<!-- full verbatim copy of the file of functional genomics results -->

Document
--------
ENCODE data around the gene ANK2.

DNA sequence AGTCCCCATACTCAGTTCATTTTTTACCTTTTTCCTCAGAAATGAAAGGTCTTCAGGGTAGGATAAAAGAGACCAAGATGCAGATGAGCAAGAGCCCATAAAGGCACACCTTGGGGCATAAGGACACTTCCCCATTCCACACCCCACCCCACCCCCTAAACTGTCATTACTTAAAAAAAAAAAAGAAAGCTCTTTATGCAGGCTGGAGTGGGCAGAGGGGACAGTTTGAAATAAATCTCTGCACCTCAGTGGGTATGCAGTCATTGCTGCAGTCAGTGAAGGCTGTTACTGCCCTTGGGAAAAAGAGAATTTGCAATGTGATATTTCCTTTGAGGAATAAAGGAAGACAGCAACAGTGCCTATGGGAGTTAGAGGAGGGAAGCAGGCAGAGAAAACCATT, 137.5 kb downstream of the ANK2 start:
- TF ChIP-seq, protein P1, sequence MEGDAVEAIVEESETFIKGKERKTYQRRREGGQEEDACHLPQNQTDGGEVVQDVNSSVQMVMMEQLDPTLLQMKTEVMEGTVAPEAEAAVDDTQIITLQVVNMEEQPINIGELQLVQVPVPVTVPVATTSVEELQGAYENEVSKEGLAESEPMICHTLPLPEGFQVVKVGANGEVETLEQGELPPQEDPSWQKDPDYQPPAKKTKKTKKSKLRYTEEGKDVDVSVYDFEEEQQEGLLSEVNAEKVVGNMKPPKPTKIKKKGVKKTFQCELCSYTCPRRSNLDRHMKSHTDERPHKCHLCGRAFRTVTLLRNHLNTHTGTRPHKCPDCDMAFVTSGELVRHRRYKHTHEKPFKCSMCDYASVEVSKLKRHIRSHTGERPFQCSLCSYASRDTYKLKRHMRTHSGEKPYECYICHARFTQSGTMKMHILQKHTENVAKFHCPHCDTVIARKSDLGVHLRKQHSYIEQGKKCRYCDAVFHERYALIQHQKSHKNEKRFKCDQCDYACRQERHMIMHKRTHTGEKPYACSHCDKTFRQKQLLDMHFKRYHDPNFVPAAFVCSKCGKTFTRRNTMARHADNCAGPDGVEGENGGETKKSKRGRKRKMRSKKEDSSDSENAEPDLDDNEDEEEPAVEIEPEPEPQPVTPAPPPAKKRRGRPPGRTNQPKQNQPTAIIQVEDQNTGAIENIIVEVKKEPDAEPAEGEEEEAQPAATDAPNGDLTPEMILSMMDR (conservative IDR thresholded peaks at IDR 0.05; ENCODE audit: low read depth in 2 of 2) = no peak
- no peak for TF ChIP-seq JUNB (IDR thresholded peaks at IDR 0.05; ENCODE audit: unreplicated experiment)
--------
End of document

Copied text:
ENCODE data around the gene ANK2.

DNA sequence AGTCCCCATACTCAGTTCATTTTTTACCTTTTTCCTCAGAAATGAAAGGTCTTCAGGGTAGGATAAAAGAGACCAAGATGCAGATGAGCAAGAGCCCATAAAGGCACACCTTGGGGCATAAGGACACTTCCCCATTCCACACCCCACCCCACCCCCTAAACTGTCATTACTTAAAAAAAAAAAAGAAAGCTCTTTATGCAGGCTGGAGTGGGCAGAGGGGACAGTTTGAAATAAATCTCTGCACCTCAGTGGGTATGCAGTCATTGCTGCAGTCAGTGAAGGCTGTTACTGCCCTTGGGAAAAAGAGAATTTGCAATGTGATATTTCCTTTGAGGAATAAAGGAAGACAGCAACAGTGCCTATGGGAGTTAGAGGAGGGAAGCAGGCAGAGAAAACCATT, 137.5 kb downstream of the ANK2 start:
- TF ChIP-seq, protein P1, sequence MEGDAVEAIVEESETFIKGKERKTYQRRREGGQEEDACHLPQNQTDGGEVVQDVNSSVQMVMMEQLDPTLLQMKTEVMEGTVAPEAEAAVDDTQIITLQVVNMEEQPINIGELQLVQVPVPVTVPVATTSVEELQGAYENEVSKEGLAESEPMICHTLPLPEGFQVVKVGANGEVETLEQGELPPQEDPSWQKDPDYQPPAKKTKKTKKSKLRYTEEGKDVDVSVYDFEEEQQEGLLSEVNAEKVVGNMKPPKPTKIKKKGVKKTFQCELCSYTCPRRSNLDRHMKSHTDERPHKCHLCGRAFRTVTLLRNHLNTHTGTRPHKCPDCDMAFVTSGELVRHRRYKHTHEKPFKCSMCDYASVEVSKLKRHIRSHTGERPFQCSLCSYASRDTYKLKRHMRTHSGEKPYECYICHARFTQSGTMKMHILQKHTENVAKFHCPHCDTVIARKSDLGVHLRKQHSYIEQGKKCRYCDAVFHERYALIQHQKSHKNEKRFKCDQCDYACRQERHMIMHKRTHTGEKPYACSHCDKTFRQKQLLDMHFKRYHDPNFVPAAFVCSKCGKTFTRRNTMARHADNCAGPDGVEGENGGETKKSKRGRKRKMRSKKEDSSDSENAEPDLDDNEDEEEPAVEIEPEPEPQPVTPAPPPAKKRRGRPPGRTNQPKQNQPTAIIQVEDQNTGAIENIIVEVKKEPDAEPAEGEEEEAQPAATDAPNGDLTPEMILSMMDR (conservative IDR thresholded peaks at IDR 0.05; ENCODE audit: low read depth in 2 of 2) = no peak
- no peak for TF ChIP-seq JUNB (IDR thresholded peaks at IDR 0.05; ENCODE audit: unreplicated experiment)